The degree of partial melting is critical to determination of the characteristics of the magma it produces, and the likelihood that a melt forms reflects the degrees to which incompatible and compatible elements are involved. Incompatible elements commonly include potassium, barium, caesium, and rubidium.

Rock types produced by small degrees of partial melting in the Earth's mantle are typically alkaline (Ca, Na), potassic (K) or peralkaline (in which the aluminium to silica ratio is high). Typically, primitive melts of this composition form lamprophyre, lamproite, kimberlite and sometimes nepheline-bearing mafic rocks such as alkali basalts and essexite gabbros or even carbonatite.

Pegmatite may be produced by low degrees of partial melting of the crust. Some granite-composition magmas are eutectic (or cotectic) melts, and they may be produced by low to high degrees of partial melting of the crust, as well as by fractional crystallization. At high degrees of partial melting of the crust, granitoids such as tonalite, granodiorite and monzonite can be produced, but other mechanisms are typically important in producing them.

Evolution of magmas

Primary melts

When rock melts, the liquid is a primary melt. Primary melts have not undergone any differentiation and represent the starting composition of a magma. In nature it is rare to find primary melts. The leucosomes of migmatites are examples of primary melts. Primary melts derived from the mantle are especially important, and are known as primitive melts or primitive magmas. By finding the primitive magma composition of a magma series it is possible to model the composition of the mantle from which a melt was formed, which is important in understanding evolution of the mantle.[ clarification needed ]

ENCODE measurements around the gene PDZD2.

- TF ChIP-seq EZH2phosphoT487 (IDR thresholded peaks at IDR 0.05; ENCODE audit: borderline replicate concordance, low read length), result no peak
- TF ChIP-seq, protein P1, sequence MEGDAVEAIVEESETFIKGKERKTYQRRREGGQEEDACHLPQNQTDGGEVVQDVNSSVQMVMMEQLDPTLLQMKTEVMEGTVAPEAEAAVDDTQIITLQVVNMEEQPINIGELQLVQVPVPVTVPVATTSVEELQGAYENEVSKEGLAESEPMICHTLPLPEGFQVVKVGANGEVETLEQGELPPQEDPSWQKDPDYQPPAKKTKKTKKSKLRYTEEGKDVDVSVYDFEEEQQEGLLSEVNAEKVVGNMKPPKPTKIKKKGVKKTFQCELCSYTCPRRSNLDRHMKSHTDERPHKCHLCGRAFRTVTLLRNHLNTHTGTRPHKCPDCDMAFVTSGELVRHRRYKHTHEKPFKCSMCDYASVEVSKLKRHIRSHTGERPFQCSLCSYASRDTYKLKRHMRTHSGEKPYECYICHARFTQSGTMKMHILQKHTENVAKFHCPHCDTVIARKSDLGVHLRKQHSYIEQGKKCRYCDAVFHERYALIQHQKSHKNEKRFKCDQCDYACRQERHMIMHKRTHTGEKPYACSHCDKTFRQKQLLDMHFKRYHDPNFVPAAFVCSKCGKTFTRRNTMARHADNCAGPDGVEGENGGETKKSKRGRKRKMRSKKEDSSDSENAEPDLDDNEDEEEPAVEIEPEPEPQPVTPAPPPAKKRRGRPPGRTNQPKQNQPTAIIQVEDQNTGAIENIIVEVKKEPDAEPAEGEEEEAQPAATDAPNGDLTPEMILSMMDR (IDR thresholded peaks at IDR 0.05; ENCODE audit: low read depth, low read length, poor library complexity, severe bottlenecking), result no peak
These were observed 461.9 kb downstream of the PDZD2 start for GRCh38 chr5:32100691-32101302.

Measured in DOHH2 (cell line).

Parental melts

When it is impossible to find the primitive or primary magma composition, it is often useful[ according to whom? ] to attempt to identify a parental melt. A parental melt is a magma composition from which the observed range of magma chemistries has been derived by the processes of igneous differentiation. It need not be a primitive melt.

For instance, a series of basalt flows are assumed to be related to one another. A composition from which they could reasonably be produced by fractional crystallization is termed a parental melt. Fractional crystallization models would be produced to test the hypothesis that they share a common parental melt.

At high degrees of partial melting of the mantle, komatiite and picrite are produced.

Migration and solidification of magmas

Magma develops within the mantle or crust where the temperature and pressure conditions favor the molten state. After its formation, magma buoyantly rises toward the Earth's surface. As it migrates through the crust, magma may collect and reside in magma chambers (though recent work suggests that magma may be stored in trans-crustal crystal-rich mush zones rather than dominantly liquid magma chambers [7] ). Magma can remain in a chamber until it cools and crystallizes forming igneous rock, it erupts as a volcano, or moves into another magma chamber.There are two known processes by which magma changes: by crystallization within the crust or mantle to form a pluton, or by volcanic eruption to become lava or tephra.

Plutonism